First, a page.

The arts are fundamental to our humanity. They ennoble and inspire us—fostering creativity, goodness, and beauty. The arts bring us joy, help us express our values, and build bridges between cultures. The arts are also a fundamental component of a healthy community—strengthening them socially, educationally, and economically—benefits that persist even in difficult social and economic times. The arts are all about stories—often small, always meaningful. This advocacy season, find your stories and pair them with the research-based findings in the “10 Reasons to Support the Arts.” Yours will be an advocacy visit that is not soon forgotten.

Americans for the Arts Releases 2018-2020 Strategic Plan

Friday, January 19, 2018

The three-year planning document describes how the organization—in alliance with our members, partners, and stakeholders—will build recognition and support for the extraordinary and dynamic value of the arts, and lead, serve, and advance the diverse networks of organizations and individuals who cultivate the arts in America.

Dance for Brain and Body Health

As an undergraduate student at Wake Forest University studying Health and Exercise Science and aspiring to be a future physical therapist, I was excited when I learned about a pioneering Parkinson’s Disease dance class developed by Associate Professor of Dance Christina Soriano, which is now trademarked as her own IMPROVment™ method. Soriano has crafted a pedagogy of improvisational dance movement that aims to improve the mobility, balance, and overall health of older adults, giving participants a beautiful and joyous way to practice how to handle the challenges that a life with Parkinson’s—or any neurodegenerative disease—brings. 

Why I support Americans for the Arts

The arts are important to me, and if you’re reading this, I bet they’re important to you too. I know you’ll agree that the arts help communities heal, learn, and grow. And that’s why I'm proud to support Americans for the Arts: because they help make it possible for arts organizations and artists in communities all over the country to do what they do better, through education, advocacy, professional development, case-making research, and more. I hope you'll join me.

The Arts Are Part of the Solution

To recognize the important role of the business community in advancing the arts, Americans for the Arts annually presents the BCA 10 awards celebrating ten businesses for their innovative partnerships with the arts. These businesses range in size and location but share a passion for engaging with the arts to advance their companies and communities; and from our work around the country, we know that they are not alone and that there is increased engagement from the business community in support of the arts. That is why it is not surprising to see that the 2017 edition of Giving in Numbers produced by CECP, in partnership with the Conference Board, showed an increase in arts funding from the corporate community between 2014 and 2016.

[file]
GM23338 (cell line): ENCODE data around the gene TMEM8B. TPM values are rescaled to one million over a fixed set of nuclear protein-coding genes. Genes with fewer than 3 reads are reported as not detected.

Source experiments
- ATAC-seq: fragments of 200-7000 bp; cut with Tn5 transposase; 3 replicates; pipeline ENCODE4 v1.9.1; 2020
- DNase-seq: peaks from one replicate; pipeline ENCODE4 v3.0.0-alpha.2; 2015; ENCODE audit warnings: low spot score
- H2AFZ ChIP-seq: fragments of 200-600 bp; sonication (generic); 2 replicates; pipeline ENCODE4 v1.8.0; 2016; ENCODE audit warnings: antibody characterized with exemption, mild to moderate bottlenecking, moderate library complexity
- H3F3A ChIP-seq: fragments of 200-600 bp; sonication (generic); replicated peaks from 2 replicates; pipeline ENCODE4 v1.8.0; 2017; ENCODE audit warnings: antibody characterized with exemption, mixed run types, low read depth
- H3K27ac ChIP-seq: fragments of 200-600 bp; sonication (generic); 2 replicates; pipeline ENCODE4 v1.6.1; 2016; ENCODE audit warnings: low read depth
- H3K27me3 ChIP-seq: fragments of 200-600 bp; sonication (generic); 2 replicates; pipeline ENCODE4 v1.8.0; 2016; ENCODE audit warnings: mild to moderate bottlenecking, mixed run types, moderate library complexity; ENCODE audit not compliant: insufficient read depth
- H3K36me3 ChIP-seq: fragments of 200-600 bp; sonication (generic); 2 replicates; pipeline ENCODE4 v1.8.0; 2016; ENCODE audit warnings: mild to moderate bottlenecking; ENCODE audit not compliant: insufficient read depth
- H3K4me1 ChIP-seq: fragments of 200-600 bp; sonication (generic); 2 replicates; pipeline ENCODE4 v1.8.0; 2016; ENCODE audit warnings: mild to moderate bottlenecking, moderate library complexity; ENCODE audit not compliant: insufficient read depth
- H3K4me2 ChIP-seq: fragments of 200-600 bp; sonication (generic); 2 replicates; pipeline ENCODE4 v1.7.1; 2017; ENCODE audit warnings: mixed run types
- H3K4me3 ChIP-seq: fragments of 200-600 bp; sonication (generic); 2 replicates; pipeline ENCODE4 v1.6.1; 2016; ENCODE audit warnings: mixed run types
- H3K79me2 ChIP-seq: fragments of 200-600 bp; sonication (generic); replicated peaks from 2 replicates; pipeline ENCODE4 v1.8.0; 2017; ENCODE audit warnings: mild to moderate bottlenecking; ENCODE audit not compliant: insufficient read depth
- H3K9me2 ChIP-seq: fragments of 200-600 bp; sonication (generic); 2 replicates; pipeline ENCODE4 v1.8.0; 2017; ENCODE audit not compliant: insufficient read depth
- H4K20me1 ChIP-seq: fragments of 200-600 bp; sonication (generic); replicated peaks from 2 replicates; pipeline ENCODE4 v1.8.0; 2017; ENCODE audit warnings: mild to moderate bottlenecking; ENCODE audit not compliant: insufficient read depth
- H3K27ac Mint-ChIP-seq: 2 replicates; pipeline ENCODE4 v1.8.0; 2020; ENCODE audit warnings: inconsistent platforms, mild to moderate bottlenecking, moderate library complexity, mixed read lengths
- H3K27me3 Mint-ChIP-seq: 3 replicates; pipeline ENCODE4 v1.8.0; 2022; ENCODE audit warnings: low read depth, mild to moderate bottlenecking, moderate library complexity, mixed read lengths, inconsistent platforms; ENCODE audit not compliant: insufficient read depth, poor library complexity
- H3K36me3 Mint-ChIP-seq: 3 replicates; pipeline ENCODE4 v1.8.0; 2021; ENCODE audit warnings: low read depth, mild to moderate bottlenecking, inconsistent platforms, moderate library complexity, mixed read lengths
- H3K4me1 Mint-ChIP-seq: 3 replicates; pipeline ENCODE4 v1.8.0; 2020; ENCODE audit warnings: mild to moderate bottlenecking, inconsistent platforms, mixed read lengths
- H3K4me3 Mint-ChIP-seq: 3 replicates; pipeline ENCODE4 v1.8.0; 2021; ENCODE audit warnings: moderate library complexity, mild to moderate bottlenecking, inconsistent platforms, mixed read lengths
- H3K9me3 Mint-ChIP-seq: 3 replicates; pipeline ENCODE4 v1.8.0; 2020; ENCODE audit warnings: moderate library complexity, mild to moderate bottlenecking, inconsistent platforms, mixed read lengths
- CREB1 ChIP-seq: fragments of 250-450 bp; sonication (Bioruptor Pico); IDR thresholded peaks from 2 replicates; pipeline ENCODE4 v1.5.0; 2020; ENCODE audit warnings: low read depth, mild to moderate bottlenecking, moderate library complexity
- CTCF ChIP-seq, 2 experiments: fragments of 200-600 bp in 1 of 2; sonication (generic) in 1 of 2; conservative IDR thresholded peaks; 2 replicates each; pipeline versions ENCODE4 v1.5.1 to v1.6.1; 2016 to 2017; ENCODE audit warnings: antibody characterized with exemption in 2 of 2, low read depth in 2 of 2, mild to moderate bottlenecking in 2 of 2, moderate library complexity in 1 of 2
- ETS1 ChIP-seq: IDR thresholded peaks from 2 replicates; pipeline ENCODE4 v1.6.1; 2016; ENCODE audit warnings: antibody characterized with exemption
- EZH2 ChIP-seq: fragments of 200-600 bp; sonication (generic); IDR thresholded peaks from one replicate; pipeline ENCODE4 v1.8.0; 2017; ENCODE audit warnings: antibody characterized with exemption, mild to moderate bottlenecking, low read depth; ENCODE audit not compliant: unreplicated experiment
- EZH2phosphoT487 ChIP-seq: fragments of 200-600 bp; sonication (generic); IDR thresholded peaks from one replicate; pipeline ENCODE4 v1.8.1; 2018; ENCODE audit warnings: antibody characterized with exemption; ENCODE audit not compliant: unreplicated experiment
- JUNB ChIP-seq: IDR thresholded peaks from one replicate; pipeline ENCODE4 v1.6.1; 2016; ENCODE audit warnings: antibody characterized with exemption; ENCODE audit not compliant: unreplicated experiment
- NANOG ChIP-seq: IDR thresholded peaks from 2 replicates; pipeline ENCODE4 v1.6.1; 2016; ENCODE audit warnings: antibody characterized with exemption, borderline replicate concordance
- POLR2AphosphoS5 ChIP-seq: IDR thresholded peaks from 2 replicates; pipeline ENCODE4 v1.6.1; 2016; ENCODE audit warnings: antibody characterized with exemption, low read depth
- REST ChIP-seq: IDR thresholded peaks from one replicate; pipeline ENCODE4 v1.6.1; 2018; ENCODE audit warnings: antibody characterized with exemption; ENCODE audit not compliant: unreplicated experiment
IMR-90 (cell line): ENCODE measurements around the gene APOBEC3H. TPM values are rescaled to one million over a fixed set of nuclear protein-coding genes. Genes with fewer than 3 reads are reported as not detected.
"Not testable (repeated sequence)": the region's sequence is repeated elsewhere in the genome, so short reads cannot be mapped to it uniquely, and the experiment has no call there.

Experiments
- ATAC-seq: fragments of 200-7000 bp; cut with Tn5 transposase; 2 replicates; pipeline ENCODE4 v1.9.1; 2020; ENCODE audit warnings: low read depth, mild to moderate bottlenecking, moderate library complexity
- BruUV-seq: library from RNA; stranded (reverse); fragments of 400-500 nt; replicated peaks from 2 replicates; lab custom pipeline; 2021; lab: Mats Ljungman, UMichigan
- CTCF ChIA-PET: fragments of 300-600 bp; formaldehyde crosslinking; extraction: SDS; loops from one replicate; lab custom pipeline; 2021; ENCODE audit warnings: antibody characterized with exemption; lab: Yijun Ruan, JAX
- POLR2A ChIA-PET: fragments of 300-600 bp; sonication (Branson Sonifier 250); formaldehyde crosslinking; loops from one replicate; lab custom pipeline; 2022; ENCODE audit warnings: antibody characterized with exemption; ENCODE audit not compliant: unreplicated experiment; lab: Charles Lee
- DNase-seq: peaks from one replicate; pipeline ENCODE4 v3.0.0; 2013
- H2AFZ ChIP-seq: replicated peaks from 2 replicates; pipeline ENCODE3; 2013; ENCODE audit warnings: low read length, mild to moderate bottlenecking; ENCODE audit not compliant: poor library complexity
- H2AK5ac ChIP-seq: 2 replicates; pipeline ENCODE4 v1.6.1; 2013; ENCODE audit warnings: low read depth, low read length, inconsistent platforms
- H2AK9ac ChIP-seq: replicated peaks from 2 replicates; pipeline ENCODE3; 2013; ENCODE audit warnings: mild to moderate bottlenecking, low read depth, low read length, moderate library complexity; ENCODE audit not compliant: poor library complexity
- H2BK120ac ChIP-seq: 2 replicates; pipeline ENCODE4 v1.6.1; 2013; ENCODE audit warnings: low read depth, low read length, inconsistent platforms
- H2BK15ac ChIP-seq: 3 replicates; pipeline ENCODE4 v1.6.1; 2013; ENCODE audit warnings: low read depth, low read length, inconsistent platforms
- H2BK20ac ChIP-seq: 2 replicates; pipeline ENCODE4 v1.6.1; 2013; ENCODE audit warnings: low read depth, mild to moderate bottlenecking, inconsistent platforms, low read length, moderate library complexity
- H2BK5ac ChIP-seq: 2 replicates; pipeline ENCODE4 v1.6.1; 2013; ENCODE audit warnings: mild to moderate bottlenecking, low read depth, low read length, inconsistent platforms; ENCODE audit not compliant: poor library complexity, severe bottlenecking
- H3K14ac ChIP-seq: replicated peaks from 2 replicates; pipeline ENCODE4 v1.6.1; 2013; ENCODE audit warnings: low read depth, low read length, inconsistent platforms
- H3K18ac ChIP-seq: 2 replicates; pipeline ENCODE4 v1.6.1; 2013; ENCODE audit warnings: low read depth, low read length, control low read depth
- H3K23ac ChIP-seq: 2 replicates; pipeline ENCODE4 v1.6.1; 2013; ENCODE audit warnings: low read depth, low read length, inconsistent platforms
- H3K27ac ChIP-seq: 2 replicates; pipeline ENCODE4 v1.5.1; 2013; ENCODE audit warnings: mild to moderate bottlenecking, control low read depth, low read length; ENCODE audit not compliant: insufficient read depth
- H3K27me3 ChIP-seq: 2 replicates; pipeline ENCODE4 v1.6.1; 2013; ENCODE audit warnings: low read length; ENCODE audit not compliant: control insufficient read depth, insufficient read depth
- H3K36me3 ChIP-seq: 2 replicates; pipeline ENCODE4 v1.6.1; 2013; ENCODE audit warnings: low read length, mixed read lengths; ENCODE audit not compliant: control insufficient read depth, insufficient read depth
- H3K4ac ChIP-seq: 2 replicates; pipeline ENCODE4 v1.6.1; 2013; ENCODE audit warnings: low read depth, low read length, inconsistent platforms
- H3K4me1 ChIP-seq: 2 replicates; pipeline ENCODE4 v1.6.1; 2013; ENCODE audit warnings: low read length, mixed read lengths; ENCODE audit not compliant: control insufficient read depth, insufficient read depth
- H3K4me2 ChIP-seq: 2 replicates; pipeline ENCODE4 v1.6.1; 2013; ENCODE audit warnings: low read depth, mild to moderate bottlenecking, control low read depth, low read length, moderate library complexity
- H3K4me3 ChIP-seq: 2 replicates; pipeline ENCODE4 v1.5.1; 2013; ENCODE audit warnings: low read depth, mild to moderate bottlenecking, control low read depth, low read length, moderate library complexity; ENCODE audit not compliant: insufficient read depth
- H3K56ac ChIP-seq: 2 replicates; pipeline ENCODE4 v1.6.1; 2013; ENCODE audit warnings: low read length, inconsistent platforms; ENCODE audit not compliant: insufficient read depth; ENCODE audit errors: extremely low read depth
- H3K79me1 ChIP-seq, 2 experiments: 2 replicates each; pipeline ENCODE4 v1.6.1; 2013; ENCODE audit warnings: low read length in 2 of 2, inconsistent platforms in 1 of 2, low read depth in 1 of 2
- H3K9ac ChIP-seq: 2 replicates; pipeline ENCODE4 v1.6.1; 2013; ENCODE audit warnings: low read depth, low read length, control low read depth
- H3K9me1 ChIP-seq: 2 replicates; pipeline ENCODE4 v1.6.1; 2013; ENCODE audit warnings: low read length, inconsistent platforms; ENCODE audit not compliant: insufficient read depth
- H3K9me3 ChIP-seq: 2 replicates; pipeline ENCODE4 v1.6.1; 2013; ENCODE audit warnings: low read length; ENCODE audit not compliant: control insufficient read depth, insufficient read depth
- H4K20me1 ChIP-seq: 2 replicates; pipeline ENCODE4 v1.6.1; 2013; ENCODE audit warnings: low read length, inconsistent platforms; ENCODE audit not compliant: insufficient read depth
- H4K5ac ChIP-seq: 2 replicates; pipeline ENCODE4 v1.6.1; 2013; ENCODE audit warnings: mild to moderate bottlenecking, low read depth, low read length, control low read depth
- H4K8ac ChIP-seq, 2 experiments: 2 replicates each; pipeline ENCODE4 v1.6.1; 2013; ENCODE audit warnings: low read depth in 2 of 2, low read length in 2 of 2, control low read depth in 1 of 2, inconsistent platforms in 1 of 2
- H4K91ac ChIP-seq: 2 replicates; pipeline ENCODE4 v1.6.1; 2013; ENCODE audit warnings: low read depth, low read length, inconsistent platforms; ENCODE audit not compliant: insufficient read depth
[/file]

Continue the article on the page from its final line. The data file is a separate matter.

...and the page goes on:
Latest Giving in Numbers Survey Shows Corporate Sector Giving to the Arts on the Rise

Thursday, October 26, 2017

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The latest report showed that arts funding increased from the corporate community between 2014 and 2016. The results align with Americans for the Arts and the Conference Board’s survey of Business Contributions to the Arts released in June. Both corporate giving surveys demonstrate that businesses are recognizing the role the arts play in advancing corporate goals, including increasing employee engagement and creativity.

Americans for the Arts Reports 673,656 Businesses Involved in Creation or Distribution of the Arts in America; Employ 3.48 Million

Americans for the Arts Unveils More Than 11,000 Individual Reports on Nation’s Creative Industries

Wednesday, October 25, 2017

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A new research study published by Americans for the Arts uses statistical data to quantify the scope and economic importance of the arts across America. Creative Industries: Business & Employment in the Arts in 2017 demonstrates that nationally, 673,656 businesses are involved in the creation or distribution of the arts, and they employ 3.48 million people. This represents 4.01 percent of all U.S. businesses and 2.04 percent of all U.S. employees.